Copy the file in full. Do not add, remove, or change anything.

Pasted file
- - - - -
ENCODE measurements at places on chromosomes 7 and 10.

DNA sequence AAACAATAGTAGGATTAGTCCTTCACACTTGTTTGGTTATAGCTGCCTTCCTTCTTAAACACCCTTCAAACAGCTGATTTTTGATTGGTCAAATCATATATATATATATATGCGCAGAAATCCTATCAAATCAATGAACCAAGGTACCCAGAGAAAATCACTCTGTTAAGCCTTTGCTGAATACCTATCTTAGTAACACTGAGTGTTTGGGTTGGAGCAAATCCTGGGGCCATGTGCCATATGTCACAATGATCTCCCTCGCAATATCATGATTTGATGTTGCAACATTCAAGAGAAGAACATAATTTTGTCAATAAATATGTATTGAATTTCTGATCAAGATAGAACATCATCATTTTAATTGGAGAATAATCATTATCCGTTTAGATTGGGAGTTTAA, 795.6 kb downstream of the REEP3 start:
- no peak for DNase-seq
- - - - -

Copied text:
ENCODE measurements at places on chromosomes 7 and 10.

DNA sequence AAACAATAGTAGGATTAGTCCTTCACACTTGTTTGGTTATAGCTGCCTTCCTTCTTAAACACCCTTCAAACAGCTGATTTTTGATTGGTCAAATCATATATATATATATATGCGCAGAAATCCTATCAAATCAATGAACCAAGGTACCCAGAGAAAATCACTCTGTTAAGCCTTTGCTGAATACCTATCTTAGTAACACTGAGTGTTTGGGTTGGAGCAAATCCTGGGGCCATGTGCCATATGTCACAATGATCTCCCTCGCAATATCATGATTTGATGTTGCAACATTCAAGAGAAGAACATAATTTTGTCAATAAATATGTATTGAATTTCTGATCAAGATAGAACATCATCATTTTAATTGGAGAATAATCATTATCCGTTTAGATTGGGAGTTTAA, 795.6 kb downstream of the REEP3 start:
- no peak for DNase-seq